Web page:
Market Overview

Will The Fed's $1.5 Trillion Emergency Stimulus Actually Help?

Will The Fed's $1.5 Trillion Emergency Stimulus Actually Help?

The Federal Reserve announced Thursday a new program to provide up to $1.5 trillion in short-term loans to support financial market liquidity. Stocks initially traded higher on Friday following the news, but experts are mixed on whether or not the Fed is doing enough.

Trump Lashes Out

The Fed critiques started at the top, with President Donald Trump once again bashing the Fed for failing to cut interest rates further.

“The Federal Reserve must FINALLY lower the Fed Rate to something comparable to their competitor Central Banks,” Trump tweeted. “Jay Powell and group are putting us at a decided economic & physiological disadvantage. Should never have been this way. Also, STIMULATE!”

Trump has been a fierce critic of Powell and the Fed ever since Trump nominated Powell for the position back in November 2017. In addition to the $1.5 trillion in liquidity announced on Thursday, the Federal Reserve cut interest rates by 0.5% earlier this month, its largest rate cut since the financial crisis.

Liquidity Vs Rate Cuts

In an op-ed for The Wall Street Journal earlier this week, John Greenwood, chief economist at Invesco, and Steve Hanke, professor of applied economics at the Johns Hopkins University, said the U.S. economy was perfectly healthy prior to the outbreak. Therefore, it needs liquidity much more than it needs stimulus via rate cuts.

“The Fed needs to supply liquidity to deal with the panic—whether by quantitative-easing purchases of long bonds, by Treasury bill purchases, by repos or, most important, by increasing the amounts of U.S. dollar swaps available to the central banks of Japan, China, South Korea, Taiwan and Hong Kong,” Hanke and Greenwood wrote.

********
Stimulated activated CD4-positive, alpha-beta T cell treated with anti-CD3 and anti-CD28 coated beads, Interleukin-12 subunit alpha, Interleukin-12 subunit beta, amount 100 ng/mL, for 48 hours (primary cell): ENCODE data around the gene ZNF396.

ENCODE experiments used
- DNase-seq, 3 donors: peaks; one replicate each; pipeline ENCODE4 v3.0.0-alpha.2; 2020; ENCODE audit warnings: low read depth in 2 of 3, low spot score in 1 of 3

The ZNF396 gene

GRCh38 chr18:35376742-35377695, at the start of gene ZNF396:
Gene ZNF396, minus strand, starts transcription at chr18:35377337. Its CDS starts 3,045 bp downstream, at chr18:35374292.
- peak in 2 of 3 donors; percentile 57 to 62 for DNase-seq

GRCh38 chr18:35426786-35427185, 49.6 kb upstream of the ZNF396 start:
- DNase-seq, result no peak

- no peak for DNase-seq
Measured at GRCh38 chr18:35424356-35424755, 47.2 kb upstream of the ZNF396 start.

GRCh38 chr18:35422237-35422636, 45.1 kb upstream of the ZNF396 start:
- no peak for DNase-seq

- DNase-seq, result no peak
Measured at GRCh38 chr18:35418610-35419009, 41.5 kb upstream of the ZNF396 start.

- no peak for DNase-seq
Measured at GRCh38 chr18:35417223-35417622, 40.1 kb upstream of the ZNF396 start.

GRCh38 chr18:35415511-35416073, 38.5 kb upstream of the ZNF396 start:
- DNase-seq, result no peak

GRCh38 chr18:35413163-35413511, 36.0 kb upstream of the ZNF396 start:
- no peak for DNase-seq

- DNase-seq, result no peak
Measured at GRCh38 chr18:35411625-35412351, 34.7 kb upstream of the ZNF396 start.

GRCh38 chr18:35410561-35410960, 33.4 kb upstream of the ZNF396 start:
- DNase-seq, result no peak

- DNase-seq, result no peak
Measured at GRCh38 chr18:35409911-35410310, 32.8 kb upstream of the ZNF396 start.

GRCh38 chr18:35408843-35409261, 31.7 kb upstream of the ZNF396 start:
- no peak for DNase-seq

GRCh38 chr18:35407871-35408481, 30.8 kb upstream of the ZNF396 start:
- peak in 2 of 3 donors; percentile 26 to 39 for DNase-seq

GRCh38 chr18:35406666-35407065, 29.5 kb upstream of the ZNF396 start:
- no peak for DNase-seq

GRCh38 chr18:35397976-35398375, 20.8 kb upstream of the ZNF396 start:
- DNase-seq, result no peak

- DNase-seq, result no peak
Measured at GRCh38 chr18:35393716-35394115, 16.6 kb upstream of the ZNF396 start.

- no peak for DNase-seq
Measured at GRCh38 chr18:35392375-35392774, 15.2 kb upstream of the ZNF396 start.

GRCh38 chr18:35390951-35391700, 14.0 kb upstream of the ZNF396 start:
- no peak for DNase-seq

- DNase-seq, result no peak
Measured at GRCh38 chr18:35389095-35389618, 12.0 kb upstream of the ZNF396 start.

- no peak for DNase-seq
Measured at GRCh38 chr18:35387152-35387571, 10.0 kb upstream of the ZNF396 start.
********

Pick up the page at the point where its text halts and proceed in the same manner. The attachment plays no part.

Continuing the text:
Ebrahim Rahbari, chief currency strategist for Citi, said the $1.5 trillion in liquidity is not enough: “The Fed is likely to do more soon, including cutting rates to likely zero."

Live To Fight Another Day

Peter Boockvar, chief investment officer at Bleakley Advisory Group, told CNBC that getting through the next six weeks until the end of flu season could make a huge difference in allowing the economy and the healthcare system prepare for what could come next year.

“I don’t know what kind of damage is going to be done over the next six weeks. We just need to get through the next six weeks any which way,” Boockvar said.

TD Ameritrade chief strategist JJ Kinahan told Benzinga the Fed’s actions on Thursday will make a meaningful difference in the market, but maybe not right away.

“Over time it will help. There’s no doubt about it. When you’re in markets like this, you are playing the duration game. Just live to fight another day,” Kinahan said.

Benzinga’s Take

The SPDR S&P 500 ETF Trust (NYSE: SPY) traded higher by 2.2% on Friday following the Federal Reserve’s actions, so the stimulus may at least be giving investors a breather to reassess the situation. Maintaining liquidity in the credit markets is key to avoiding all-out panic that could cause major damage to the equity markets and the global economy.

Do you agree with this take? Email with your thoughts.

Related Links:

After Worst Week Since 2008, What's Next For The Stock Market?

What To Know About The Fed's Emergency Liquidity Announcement


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